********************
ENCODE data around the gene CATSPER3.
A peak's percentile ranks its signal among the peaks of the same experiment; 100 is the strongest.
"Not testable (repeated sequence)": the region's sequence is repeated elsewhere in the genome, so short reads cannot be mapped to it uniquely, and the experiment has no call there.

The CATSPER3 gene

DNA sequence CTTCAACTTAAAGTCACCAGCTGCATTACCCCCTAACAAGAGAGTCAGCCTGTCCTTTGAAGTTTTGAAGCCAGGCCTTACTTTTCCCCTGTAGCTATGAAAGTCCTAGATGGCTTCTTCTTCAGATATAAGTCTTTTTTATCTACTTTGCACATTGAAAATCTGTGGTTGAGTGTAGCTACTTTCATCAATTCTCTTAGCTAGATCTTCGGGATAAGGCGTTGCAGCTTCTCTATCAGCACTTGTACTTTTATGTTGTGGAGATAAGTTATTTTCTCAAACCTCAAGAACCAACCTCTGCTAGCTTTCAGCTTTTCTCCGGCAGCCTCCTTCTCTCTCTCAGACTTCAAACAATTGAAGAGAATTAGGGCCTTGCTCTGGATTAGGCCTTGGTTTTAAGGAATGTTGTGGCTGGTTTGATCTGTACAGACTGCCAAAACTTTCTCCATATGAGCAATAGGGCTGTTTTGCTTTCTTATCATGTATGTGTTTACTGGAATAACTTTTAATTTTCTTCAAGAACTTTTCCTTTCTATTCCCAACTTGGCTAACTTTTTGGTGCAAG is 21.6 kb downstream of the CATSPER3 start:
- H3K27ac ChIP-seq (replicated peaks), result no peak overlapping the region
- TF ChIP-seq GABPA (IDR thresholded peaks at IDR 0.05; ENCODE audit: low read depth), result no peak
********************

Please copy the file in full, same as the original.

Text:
ENCODE data around the gene CATSPER3.
A peak's percentile ranks its signal among the peaks of the same experiment; 100 is the strongest.
"Not testable (repeated sequence)": the region's sequence is repeated elsewhere in the genome, so short reads cannot be mapped to it uniquely, and the experiment has no call there.

The CATSPER3 gene

DNA sequence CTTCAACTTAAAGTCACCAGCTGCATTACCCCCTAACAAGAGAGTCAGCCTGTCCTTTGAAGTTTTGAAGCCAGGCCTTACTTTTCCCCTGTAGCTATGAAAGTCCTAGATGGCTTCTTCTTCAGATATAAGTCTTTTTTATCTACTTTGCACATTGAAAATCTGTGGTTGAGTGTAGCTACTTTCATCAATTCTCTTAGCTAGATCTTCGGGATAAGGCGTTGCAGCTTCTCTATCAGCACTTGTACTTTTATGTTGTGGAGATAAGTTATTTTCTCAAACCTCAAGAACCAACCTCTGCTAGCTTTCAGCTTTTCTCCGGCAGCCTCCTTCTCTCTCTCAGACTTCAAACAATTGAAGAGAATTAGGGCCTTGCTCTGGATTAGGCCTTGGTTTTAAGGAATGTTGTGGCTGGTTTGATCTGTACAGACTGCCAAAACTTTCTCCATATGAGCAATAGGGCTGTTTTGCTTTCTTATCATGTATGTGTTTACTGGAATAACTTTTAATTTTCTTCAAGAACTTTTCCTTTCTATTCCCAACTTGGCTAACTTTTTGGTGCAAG is 21.6 kb downstream of the CATSPER3 start:
- H3K27ac ChIP-seq (replicated peaks), result no peak overlapping the region
- TF ChIP-seq GABPA (IDR thresholded peaks at IDR 0.05; ENCODE audit: low read depth), result no peak